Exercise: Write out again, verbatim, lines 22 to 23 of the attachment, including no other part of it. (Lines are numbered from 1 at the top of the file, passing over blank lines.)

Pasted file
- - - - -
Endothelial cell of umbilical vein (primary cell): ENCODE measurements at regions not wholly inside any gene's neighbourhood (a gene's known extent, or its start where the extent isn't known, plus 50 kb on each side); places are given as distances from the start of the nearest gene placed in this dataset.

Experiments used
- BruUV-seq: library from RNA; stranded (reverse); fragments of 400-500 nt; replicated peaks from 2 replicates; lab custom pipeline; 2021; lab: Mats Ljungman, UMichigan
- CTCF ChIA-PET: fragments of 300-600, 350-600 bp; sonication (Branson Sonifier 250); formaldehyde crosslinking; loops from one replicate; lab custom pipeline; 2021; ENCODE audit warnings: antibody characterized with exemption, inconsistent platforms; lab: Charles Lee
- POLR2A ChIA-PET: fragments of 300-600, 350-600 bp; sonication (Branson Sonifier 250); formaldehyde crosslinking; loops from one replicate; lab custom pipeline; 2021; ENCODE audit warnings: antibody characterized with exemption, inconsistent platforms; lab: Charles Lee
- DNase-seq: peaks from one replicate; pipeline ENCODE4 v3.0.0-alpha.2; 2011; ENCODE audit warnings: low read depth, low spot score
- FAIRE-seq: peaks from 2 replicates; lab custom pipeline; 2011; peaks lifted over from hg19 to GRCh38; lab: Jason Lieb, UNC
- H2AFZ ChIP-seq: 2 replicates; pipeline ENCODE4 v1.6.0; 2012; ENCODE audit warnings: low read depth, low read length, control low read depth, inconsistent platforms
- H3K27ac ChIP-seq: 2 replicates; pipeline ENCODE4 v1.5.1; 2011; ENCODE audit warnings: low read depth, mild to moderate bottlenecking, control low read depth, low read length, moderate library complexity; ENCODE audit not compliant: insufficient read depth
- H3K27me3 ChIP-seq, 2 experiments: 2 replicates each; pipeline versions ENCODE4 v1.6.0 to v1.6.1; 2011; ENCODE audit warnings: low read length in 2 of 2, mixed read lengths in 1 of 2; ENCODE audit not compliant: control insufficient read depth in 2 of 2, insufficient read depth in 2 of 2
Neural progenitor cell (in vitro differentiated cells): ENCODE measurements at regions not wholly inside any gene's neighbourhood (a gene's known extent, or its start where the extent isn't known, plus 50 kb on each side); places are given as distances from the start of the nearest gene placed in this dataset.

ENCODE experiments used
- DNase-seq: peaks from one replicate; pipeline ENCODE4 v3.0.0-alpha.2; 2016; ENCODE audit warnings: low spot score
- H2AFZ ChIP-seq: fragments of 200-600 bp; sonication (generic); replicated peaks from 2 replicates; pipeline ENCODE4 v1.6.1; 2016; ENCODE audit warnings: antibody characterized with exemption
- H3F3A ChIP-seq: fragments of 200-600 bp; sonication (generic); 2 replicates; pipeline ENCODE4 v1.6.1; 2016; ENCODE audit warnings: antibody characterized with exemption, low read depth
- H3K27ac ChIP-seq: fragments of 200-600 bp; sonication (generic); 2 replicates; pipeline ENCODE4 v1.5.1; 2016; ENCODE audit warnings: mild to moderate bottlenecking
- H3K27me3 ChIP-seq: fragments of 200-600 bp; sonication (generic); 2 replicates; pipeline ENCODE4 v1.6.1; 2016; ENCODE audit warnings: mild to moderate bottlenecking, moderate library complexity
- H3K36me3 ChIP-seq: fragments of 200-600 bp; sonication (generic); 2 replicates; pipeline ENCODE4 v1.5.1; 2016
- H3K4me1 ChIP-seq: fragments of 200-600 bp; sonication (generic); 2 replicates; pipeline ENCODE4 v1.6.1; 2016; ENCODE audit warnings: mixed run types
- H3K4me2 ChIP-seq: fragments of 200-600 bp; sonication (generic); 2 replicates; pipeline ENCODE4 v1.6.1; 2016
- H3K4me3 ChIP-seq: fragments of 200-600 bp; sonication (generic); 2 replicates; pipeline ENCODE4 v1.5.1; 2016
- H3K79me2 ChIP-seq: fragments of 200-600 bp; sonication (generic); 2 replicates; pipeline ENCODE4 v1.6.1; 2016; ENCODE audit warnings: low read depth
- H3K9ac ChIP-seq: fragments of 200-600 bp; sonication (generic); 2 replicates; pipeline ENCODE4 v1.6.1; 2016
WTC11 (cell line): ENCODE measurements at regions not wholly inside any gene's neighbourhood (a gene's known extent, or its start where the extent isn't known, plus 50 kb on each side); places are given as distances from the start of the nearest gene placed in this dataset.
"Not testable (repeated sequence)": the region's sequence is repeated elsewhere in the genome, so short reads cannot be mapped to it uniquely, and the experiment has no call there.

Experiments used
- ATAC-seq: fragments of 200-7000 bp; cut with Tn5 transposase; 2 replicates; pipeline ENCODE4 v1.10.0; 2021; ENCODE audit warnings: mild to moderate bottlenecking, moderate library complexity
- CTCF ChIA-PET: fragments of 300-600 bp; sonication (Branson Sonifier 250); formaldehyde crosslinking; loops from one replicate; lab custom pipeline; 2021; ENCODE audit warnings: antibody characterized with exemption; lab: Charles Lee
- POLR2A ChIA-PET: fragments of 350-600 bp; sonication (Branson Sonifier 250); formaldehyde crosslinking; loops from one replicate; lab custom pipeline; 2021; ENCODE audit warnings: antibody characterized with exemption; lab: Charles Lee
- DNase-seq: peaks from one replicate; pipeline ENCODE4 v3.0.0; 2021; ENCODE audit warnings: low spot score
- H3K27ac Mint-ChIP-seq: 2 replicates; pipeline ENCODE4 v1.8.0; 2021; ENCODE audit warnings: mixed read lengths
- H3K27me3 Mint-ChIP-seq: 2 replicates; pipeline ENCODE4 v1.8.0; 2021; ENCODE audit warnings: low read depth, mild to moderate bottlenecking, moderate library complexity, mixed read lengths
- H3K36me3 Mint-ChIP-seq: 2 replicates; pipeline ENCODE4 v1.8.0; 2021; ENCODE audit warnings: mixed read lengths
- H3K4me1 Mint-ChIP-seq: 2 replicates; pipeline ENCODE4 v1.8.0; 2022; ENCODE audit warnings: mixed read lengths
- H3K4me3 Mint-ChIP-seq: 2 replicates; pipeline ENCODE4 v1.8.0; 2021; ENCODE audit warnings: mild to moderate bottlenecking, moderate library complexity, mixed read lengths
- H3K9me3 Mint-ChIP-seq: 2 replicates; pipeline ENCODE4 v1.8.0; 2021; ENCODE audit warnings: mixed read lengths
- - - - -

- H3K79me2 ChIP-seq: fragments of 200-600 bp; sonication (generic); 2 replicates; pipeline ENCODE4 v1.6.1; 2016; ENCODE audit warnings: low read depth
- H3K9ac ChIP-seq: fragments of 200-600 bp; sonication (generic); 2 replicates; pipeline ENCODE4 v1.6.1; 2016